How do power slew rates effect electronics?
The rate that your power-supply rail comes up to its intended voltage or falls back down to zero directly affects all of the chips and devices connected to it. The ICs in your design have myriad internal capacitances. The current a capacitor will pass is directly proportional to the slew rate of the voltage across it. The same applies to the various stray and intentional capacitors in your circuit. Stray and intended inductance tend to be less problematical, but it’s a similar issue.
The voltage across an inductance is proportional to the slew rate of the current through it. Many an engineer has developed a circuit while using a lab supply. The headache comes when the real system supply is connected. It’s sure to have a different slew rate, as well as ripple and noise.
What’s the trouble with fast slew rates?
A fast power application can inject current into unintended nodes inside your ICs. While working on a laser driver chip that was almost ready for high-volume production, our design team realized that a sudden application of power would put the chip into an unintended reset mode.
Another problem comes with something as simple as an offline capacitive power supply (Fig. 1). You size the capacitor and resistor to give the right amount of voltage when working on a steady 60- or 50-Hz wall outlet. Unfortunately, when you plug this in, or flip on a switch or breaker, the wall voltage might be at its peak, and thus a large current spike crosses the capacitor, leading to an overvoltage of the load.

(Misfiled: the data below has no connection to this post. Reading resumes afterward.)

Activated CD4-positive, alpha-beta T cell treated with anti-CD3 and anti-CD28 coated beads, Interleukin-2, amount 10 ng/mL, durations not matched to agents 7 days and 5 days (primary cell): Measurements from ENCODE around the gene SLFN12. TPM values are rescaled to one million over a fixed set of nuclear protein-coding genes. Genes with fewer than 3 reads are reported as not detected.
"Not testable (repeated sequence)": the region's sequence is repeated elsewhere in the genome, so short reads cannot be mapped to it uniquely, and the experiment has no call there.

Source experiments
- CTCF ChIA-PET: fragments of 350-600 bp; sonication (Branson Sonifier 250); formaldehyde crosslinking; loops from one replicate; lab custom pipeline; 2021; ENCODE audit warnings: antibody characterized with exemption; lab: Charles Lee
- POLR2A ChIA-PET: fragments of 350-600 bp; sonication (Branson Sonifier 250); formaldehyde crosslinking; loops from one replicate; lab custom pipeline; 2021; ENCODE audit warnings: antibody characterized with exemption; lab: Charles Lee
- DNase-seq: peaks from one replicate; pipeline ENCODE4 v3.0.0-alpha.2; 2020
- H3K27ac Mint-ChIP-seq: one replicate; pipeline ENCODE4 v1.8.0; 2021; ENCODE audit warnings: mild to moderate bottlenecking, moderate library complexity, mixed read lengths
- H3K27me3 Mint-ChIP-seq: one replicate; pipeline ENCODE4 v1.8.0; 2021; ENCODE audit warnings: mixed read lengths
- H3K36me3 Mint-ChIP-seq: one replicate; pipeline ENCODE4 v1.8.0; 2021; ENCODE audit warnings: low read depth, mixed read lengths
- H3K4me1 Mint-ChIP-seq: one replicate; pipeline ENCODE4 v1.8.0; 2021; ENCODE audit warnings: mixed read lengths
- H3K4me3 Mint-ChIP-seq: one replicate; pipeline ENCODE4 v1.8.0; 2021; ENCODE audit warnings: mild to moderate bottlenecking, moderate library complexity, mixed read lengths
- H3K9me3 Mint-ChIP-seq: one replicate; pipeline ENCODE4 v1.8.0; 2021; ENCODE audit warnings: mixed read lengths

One solution is to put in a beefy Zener diode clamp to protect the load. Conventional linear and switching regulators have bulk storage capacitors that take a large surge of current at turn-on. You may have to design in active or passive inrush protection.
What’s the trouble with slow slew rates?
Slow power slew rates can cause just as many headaches. A modern IC has a multitude of internal bias and control circuits. A friend used a popular switching regulator chip in his LED flashlight prototype. The part was supposed to have a continuous mode, as well as a “burp” mode for low loads. Yet with a battery, where power falls off very slowly, my friend found “a linear mode, where the chip just burns up.” The manufacturer did not make clear the chip wasn’t intended for battery power.
Why won’t my oscillator work?
Some oscillator circuits count on noise or a “kick” from the application of power to become unstable and start oscillation. This is why many Spice simulations of oscillators don’t work. Be sure to apply power with a pulse after the Spice program establishes the dc bias of the nodes. Similarly, a marginal oscillator may just remain stable if power comes up too slowly. A former manager told me about a radar unit on his Navy ship that he had to physically kick to get the oscillator going. The kick shook the vacuum-tube filaments, which got the circuit to start working.
Why won’t my reset circuit work?
When power is applied to a digital circuit, all bets are off regarding how it will act. The slew rate of the power application may completely change the operation. That’s why you should not use 555 timers to do power-on reset. Buy a reset chip instead (Fig. 2).